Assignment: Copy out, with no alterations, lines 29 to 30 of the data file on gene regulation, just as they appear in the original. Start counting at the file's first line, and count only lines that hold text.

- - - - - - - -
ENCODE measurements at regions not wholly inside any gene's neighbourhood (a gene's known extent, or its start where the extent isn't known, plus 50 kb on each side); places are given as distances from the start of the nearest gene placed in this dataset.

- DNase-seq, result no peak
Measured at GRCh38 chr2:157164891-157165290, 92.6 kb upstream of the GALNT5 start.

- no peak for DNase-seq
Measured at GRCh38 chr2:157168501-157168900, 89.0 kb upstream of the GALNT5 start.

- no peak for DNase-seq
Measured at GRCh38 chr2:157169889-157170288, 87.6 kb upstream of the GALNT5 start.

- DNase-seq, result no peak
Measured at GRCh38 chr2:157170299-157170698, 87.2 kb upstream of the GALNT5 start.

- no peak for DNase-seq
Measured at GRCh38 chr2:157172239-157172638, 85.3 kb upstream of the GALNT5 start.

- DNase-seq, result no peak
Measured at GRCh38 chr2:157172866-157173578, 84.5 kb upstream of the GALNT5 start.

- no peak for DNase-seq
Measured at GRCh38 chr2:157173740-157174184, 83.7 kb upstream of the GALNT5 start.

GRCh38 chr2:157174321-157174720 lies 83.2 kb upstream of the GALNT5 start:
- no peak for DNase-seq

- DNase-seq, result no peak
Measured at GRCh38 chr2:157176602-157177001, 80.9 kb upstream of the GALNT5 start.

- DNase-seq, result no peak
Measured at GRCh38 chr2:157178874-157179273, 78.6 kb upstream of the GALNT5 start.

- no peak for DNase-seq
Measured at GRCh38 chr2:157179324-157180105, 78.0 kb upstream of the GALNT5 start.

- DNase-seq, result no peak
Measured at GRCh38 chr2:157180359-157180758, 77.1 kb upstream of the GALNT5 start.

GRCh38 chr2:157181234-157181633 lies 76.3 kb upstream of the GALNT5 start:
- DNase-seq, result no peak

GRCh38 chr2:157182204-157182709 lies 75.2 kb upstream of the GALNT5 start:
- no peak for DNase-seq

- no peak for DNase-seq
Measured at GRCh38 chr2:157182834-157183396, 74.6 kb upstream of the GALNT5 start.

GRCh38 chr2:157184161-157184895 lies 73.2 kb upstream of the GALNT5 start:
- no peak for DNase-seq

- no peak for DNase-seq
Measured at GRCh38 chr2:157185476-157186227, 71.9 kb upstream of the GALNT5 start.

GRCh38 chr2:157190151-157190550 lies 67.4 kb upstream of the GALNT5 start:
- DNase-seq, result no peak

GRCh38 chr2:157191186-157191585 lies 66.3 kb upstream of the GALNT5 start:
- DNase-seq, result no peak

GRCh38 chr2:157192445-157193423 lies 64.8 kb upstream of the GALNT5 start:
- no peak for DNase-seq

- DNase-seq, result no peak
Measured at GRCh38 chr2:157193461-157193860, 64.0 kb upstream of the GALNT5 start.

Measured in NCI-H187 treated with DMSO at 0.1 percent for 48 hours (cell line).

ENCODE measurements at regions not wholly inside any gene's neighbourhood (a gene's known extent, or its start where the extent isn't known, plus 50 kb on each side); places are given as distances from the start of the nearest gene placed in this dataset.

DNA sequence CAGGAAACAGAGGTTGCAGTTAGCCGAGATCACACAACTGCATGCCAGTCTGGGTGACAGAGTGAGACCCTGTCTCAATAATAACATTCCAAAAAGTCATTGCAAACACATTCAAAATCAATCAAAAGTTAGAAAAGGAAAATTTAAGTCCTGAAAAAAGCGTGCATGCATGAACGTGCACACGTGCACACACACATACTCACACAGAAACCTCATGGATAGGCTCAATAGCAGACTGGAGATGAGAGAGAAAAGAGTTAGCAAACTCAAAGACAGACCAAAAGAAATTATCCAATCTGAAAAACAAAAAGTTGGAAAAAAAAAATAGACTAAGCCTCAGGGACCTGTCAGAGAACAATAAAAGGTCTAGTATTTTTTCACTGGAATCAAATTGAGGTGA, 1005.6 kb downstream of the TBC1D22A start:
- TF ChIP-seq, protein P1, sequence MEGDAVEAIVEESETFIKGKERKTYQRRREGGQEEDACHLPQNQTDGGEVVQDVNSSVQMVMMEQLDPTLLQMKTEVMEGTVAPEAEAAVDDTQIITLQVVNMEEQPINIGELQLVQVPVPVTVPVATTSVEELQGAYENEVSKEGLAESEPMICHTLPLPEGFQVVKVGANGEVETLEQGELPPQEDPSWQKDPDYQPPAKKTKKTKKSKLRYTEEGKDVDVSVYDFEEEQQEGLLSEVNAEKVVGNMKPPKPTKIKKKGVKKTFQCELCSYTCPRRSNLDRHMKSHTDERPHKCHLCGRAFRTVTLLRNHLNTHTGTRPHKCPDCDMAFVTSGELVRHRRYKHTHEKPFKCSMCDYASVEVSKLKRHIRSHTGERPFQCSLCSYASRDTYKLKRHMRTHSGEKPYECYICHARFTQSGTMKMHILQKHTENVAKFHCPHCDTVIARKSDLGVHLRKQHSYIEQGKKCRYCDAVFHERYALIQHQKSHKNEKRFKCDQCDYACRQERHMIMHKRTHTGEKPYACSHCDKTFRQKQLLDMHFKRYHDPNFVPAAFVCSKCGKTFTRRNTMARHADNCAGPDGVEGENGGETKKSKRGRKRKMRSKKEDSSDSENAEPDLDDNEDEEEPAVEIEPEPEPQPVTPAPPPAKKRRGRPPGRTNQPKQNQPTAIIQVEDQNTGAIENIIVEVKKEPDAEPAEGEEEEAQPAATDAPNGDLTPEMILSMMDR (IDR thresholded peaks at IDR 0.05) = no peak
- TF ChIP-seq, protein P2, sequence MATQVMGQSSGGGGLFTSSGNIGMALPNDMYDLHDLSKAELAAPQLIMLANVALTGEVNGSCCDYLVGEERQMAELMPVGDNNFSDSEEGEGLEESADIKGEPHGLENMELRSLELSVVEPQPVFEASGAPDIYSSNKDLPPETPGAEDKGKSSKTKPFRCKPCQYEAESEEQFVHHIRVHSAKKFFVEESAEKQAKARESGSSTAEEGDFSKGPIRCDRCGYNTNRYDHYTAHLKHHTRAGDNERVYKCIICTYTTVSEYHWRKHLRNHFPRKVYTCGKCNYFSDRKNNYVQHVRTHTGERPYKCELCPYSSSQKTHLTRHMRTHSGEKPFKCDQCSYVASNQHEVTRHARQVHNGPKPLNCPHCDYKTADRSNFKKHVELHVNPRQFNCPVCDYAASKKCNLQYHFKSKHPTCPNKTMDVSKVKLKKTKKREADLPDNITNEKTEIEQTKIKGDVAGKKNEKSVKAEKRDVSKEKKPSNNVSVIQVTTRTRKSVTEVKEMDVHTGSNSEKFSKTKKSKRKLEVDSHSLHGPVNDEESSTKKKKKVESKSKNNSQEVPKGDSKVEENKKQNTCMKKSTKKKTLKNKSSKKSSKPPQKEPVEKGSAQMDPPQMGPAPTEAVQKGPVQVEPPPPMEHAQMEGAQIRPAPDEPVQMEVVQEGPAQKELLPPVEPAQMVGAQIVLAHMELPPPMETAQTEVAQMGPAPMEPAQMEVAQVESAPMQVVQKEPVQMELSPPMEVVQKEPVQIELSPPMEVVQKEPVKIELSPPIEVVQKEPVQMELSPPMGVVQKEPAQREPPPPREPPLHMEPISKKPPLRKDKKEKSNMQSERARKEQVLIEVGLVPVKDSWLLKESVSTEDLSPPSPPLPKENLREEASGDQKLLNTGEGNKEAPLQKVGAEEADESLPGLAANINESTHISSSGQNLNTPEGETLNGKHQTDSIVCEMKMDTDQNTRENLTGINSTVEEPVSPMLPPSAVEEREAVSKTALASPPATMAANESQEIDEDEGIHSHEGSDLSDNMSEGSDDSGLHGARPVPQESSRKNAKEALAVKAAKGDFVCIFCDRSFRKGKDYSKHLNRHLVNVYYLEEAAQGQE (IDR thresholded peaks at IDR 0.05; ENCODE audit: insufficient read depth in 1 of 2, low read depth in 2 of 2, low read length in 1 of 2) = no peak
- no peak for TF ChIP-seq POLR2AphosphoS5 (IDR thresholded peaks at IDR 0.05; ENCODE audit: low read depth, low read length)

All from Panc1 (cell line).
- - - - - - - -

- no peak for DNase-seq

- no peak for DNase-seq